Niger’s tailors rush to make Russian flags after coup

NIAMEY (Reuters) – Nigerien tailor Yahaya Oumarou carefully ran cuts of white, blue and red fabric under his sewing machine, assembling them into the three horizontal bands of Russia’s flag.

The flags have been in demand since President Mohamed Bazoum was toppled late last month in a military takeover, leading to some Russian support among crowds that celebrated the coup.

It echoes similar outpourings of pro-Russian sentiments after recent military takeovers in other West African countries, worrying Western powers who see their influence slipping in some old regional allies.

“Since the coup I have made dozens of these,” said Oumarou, who works in capital Niamey.

He said the flags of neighboring Burkina Faso, Guinea and Mali, where military takeovers have also occurred since 2020, were also popular.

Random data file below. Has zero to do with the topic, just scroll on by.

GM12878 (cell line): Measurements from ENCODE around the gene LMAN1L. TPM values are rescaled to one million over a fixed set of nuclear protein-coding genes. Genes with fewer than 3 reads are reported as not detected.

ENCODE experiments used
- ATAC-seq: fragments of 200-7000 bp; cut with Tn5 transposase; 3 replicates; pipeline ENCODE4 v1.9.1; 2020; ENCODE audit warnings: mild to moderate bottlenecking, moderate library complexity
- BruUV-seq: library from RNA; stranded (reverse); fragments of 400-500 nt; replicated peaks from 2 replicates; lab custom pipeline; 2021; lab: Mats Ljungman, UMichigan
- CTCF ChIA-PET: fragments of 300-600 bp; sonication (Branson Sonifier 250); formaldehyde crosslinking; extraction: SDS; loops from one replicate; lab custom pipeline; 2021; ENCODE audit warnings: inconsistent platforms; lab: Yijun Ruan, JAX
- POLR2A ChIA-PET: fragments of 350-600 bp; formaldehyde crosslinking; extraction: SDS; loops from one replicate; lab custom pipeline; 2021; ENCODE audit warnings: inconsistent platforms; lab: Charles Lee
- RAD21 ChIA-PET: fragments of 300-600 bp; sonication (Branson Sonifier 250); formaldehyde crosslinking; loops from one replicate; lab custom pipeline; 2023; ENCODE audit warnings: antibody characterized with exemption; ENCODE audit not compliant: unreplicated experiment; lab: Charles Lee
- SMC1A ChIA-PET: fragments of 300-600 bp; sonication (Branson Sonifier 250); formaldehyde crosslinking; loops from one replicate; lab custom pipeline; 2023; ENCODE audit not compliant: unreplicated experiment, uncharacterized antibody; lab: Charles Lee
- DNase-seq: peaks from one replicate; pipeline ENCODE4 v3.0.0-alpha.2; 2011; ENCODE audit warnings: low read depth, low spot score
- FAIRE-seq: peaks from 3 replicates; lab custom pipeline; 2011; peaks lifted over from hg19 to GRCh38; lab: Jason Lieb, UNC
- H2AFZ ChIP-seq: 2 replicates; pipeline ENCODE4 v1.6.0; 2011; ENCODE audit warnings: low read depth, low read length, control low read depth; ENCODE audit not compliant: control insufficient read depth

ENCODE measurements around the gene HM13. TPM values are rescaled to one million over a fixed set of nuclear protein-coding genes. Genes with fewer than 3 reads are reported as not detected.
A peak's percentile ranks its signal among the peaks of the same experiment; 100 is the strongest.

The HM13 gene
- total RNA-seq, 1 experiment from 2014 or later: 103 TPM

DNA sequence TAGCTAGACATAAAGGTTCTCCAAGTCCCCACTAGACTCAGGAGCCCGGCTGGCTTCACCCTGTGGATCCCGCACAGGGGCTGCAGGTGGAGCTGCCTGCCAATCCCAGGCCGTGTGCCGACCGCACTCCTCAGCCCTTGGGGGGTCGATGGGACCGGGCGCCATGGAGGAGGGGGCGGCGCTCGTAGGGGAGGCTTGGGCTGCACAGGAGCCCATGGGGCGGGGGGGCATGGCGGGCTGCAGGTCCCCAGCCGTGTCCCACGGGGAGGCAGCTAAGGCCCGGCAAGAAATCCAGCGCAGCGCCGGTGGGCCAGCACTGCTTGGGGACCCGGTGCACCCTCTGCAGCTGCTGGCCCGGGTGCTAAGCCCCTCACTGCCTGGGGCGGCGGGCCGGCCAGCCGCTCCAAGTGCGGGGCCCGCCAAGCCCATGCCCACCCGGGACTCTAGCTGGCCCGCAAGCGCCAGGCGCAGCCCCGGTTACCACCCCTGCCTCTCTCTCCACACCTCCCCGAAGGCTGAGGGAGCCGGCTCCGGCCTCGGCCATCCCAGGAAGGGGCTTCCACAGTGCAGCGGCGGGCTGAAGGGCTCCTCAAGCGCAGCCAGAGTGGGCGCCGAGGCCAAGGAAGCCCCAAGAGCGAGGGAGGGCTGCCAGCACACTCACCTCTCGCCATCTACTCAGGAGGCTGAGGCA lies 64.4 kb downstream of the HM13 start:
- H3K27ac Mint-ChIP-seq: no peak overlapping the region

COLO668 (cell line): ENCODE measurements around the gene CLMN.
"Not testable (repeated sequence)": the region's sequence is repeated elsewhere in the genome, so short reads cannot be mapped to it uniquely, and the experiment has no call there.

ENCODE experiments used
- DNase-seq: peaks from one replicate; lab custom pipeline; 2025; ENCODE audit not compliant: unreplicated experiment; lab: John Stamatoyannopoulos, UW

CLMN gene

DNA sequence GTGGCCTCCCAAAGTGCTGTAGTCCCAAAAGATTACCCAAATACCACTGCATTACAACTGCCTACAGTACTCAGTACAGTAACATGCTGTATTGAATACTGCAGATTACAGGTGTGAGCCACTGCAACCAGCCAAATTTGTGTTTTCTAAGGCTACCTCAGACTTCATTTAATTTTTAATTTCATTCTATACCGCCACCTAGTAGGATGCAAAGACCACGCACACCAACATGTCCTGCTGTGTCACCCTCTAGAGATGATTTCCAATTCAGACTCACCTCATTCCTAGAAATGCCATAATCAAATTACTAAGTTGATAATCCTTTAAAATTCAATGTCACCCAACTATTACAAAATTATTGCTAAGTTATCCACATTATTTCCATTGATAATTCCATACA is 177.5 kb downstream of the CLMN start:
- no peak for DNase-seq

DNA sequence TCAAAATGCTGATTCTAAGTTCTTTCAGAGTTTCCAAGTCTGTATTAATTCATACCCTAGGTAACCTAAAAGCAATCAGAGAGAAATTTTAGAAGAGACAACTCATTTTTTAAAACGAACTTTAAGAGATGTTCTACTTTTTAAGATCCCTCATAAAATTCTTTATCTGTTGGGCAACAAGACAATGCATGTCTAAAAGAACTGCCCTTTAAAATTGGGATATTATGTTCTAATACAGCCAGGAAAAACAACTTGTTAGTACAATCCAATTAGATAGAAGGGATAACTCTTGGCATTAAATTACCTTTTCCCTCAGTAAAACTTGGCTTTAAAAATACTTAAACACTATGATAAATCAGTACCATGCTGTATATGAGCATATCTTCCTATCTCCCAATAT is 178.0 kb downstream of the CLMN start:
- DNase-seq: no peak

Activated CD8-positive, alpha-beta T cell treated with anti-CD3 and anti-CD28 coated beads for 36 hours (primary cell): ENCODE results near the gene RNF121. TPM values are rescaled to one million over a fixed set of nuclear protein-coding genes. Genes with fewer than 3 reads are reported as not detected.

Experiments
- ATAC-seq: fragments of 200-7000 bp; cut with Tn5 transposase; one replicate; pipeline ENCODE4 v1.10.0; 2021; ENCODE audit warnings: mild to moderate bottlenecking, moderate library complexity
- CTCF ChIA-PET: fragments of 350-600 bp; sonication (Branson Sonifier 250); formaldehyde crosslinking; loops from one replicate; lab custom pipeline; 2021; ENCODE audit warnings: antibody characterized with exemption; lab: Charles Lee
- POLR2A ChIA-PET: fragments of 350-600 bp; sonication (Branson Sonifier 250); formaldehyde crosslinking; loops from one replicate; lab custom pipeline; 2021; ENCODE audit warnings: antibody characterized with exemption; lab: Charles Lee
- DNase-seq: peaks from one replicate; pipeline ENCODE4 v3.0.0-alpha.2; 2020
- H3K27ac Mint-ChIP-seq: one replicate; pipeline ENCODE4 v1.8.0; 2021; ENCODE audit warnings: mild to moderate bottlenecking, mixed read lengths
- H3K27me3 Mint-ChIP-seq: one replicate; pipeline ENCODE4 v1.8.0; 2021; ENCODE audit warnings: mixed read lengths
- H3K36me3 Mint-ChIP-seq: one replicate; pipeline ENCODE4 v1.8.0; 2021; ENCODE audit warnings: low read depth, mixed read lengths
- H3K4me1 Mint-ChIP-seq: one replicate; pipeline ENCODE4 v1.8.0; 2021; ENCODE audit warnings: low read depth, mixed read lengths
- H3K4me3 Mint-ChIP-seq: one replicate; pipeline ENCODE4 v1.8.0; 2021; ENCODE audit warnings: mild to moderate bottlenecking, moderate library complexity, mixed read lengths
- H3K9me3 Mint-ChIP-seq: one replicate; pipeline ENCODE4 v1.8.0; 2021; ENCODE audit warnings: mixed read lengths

Support for Russia has accompanied a rise in anti-French sentiment across West Africa.

Mali’s junta has turned its back on France since it took over in 2021, and is instead cooperating with Russian mercenaries to fight a jihadist insurgency in the Sahel.

Citizens in Burkina Faso also waved Russian flags during violent anti-France demonstrations that followed a coup in September 2022, the second in the country that year.

“I’m a fan of the Russian flag, which is why I’ve come today to buy fabrics for the tailor to make me a flag,” said Niamey resident Okacha Abdoul-Aziz, who took part in pro-junta demonstrations when the military seized power.

“Before the coup d’etat I didn’t know the Russian flag,” he added. “It’s really a fashion statement.”

(Reporting by Boureima Balima and Abdel-Kader Mazou; Writing by Sofia Christensen; Editing by Sandra Maler)